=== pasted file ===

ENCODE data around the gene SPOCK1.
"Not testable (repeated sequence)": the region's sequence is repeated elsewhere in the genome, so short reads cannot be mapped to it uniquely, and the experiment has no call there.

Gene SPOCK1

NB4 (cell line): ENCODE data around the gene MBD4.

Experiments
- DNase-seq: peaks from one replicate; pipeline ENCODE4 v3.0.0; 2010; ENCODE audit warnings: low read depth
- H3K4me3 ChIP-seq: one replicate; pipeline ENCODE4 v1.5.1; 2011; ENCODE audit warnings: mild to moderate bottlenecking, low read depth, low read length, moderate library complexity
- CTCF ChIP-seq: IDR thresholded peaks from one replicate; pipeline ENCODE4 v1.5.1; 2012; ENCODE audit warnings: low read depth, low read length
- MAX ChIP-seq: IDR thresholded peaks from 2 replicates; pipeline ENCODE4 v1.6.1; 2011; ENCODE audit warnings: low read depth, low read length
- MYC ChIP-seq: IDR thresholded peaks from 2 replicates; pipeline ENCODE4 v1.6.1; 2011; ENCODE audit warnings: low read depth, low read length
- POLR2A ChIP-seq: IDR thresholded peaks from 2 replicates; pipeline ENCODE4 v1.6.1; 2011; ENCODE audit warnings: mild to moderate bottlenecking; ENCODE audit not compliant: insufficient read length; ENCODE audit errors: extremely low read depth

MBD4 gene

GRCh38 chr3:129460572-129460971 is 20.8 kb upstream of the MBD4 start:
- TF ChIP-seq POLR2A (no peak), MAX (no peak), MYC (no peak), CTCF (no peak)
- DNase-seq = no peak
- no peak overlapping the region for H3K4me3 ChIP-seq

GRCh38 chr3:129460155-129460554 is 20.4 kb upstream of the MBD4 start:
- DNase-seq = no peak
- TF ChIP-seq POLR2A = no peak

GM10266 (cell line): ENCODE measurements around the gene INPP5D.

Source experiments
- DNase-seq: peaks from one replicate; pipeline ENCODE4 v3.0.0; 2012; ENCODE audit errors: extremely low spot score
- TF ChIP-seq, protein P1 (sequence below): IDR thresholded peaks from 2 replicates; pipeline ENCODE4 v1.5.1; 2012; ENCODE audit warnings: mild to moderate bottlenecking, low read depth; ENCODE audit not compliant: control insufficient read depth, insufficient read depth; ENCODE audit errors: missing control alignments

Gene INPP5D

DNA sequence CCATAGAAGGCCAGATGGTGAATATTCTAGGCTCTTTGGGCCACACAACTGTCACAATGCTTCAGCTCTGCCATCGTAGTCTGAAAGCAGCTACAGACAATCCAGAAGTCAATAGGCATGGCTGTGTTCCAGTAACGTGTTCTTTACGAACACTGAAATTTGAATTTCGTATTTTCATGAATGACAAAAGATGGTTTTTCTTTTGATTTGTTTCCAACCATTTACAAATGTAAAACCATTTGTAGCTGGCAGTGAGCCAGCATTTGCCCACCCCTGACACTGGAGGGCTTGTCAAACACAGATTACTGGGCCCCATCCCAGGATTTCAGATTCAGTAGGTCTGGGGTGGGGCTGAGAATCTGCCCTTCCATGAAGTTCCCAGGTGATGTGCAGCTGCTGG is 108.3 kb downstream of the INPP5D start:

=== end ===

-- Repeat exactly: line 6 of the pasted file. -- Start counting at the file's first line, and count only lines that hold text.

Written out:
- DNase-seq: peaks from one replicate; pipeline ENCODE4 v3.0.0; 2010; ENCODE audit warnings: low read depth